Normally, doctors and health care professionals are responsible for diagnosing, treating and preventing the spread of infections and diseases in their hospitals. But what goes on behind the scenes to prevent the spread of airborne, contact, or waterborne infections can be attributed to the efforts of the health care facility manager and his or her staff. Health care facility managers must maintain a comfortable, efficient and healthy indoor environment that supports their facilities’ infection control program (ICP). The facility manager is responsible for developing and utilizing an environmental health and safety (EHS) program that protects the staff, patients, and visitors to their campuses. It’s a tough job considering the work that goes into the normal day-to-day operations and maintenance (O&M) of their buildings, especially when you manage an extensive multiple-location health network. Occupants’ health and comfort are top priority at health care facilities. When factors within the control of the facility and the facility manager have been ruled out as the cause in the event of employee illness or disability the health care facility manager brings in an indoor environmental quality (IEQ) specialist, such as Element Environmental Solutions. After a thorough evaluation of the conditions or circumstances that may be affecting the occupants, Element will develop conclusions as to the source or cause of the IEQ issues and assist in providing guidance to develop corrective responses to those issues.
Element’s founding partner, Dan Gensemer and Element’s IAQ staff have over twenty years’ experience working with health care facility managers including hazardous material investigations, IEQ evaluations and management plans and developing abatement strategies for any renovation projects that have the potential to impact indoor air quality. Bob Pfromm, Element’s Certified Industrial Hygienist (CIH) is on call to address any IEQ issues as they arise. Whether it’s suspect mold, odors, volatile organic compounds (VOCs), airborne particulate monitoring, or ventilation issues such as inadequate fresh air, Bob is there to conduct the investigative work, evaluate the findings, and develop a solution to control or eliminate the problem. As a CIH, he understands the importance of maintaining appropriate environmental conditions such as providing sterile environments in compliance with International Standards Organization (ISO) for critical operations such as in the pharmaceutical preparation areas, the operating rooms or the NICU. Element has evaluated multiple areas of health care facilities to determine where potential contaminants were affecting the sterility of critical areas or if they were meeting the standards. Element also assists in the implementation of programs to meet and exceed ISO standards.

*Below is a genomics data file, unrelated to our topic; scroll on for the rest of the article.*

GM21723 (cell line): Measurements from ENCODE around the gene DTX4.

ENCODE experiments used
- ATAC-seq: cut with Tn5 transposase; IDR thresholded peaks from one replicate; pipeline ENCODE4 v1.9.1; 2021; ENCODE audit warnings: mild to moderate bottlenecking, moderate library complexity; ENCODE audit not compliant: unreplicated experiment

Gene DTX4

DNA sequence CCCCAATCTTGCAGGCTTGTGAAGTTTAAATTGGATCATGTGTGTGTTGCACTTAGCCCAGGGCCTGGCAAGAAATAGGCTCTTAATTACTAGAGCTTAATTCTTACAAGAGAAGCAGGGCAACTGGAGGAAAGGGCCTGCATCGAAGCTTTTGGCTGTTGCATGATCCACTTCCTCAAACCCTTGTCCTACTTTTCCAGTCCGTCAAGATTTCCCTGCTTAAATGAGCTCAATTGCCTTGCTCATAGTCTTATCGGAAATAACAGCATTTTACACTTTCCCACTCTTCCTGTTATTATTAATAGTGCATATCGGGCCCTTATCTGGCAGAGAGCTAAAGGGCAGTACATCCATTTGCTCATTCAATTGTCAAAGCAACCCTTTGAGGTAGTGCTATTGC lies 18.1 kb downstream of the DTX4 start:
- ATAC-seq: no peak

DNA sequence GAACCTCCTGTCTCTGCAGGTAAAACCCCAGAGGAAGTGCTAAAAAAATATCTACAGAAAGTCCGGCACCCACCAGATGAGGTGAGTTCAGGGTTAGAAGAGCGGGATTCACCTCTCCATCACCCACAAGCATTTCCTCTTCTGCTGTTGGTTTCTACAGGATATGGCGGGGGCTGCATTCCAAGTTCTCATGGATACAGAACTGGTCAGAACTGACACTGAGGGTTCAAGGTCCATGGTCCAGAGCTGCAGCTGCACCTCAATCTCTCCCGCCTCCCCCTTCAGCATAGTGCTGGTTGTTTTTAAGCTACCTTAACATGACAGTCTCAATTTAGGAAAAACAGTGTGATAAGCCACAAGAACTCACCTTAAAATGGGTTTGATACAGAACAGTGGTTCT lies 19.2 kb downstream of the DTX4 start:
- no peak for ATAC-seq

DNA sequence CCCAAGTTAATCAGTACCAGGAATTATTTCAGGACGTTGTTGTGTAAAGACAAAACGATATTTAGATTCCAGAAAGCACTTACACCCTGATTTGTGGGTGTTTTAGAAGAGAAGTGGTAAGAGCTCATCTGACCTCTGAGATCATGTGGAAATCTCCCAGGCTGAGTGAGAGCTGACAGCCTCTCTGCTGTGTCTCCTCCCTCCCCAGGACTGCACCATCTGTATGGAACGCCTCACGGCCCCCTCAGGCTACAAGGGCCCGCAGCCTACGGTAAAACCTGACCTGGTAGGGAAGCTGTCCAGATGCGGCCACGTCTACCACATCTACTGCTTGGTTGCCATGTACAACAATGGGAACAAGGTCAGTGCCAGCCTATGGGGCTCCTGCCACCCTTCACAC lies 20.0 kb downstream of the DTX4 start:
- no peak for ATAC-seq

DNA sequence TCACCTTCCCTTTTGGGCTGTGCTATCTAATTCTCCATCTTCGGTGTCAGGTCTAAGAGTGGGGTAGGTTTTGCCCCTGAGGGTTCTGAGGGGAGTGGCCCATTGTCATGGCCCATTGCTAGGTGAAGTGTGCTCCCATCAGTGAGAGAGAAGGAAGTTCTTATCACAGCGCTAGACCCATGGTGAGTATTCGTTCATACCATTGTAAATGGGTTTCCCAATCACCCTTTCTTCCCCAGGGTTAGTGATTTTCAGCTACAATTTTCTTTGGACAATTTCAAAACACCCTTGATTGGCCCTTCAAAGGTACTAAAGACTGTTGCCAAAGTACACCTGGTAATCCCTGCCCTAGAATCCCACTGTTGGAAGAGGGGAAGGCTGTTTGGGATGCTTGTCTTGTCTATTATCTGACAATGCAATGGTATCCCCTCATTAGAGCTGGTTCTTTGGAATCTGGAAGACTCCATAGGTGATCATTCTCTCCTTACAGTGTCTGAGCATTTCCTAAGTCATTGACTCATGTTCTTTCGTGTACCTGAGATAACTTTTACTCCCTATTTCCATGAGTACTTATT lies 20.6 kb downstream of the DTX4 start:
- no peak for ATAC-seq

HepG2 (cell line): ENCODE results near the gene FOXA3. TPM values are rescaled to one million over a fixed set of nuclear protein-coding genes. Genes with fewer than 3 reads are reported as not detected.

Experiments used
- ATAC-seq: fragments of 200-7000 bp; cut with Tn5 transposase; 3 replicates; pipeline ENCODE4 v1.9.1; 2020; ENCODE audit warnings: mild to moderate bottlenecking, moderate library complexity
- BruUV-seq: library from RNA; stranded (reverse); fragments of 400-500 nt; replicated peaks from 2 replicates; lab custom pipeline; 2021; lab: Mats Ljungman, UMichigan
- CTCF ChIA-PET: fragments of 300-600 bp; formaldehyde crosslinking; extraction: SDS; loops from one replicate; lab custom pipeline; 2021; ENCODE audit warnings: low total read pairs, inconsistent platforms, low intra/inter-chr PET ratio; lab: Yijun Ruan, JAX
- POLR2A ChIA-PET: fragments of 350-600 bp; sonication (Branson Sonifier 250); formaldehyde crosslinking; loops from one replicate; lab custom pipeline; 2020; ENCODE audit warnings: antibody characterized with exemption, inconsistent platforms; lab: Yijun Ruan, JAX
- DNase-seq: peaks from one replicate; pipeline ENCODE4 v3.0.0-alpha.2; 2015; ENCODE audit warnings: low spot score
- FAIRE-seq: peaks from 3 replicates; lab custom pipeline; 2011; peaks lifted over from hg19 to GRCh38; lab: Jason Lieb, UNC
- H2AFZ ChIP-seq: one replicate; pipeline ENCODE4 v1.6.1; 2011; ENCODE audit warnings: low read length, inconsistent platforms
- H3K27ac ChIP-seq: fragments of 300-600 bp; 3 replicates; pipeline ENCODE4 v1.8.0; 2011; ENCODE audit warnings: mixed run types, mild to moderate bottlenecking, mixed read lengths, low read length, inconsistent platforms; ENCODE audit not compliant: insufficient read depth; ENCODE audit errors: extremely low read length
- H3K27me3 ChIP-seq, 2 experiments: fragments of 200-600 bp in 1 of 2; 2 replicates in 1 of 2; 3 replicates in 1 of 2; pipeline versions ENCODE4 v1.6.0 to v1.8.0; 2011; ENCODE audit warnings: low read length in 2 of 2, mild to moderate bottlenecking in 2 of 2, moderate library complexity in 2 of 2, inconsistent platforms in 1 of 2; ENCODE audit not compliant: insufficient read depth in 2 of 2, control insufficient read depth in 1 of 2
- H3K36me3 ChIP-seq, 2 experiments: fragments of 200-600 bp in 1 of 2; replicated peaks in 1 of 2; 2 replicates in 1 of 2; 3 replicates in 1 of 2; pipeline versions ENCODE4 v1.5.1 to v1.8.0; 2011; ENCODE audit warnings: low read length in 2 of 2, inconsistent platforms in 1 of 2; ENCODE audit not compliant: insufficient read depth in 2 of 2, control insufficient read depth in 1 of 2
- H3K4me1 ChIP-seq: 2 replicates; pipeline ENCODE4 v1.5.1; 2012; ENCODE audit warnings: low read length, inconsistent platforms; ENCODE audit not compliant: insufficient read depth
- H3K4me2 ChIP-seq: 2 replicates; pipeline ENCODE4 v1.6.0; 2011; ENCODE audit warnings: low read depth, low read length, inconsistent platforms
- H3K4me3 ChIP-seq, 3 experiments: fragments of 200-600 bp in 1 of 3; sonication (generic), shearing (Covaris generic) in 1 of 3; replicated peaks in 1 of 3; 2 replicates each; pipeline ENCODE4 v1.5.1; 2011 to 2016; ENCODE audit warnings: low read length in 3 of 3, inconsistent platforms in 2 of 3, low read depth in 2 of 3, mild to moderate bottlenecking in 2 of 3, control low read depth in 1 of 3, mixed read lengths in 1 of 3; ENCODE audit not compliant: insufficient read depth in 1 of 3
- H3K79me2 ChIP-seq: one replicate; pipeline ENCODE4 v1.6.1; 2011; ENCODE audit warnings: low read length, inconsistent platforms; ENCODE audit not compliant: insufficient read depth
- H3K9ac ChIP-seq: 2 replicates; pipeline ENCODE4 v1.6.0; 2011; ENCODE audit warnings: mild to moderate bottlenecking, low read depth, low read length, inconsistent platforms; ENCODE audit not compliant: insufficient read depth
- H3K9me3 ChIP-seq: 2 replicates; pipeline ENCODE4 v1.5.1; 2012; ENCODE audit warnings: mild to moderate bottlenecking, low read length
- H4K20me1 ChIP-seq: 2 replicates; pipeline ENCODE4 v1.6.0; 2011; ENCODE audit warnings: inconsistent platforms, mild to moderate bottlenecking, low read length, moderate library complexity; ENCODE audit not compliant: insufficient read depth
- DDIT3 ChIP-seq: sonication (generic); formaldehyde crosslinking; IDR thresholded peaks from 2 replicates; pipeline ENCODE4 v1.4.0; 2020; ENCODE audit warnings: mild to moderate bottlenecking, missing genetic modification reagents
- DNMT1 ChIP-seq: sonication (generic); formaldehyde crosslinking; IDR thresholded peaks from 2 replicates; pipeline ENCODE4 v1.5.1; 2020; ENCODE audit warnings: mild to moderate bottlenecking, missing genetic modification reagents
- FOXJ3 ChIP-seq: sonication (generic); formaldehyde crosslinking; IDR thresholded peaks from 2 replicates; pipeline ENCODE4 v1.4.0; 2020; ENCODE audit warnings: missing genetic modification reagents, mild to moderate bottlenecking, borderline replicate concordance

Older health care facilities, such as many of those found in the Delaware Valley Region, were built in the early 1900s. They were commonly constructed with building materials that contained asbestos (primarily as various forms of insulation or in floor coverings) or lead (primarily in paint). These suspect materials must be managed correctly and very carefully as they may be disturbed by construction, maintenance, and renovation activities that are a continuous part of a constantly evolving and modernizing entity like most health care systems. To assist in this process, Element evaluates areas before the start of projects to determine any existing hazards and what precautions are necessary. Element then oversees their implementation. When construction, maintenance and renovation activities are completed, Element is there to ensure that the area was properly cleaned after hazardous materials, such as asbestos were damaged and removed during those processes.
A distinguished health care center will make every effort to protect the health of its patients, visitors, and staff. Element is honored to work closely with our health care clients to protect the health of our community by providing IEQ/IAQ solutions.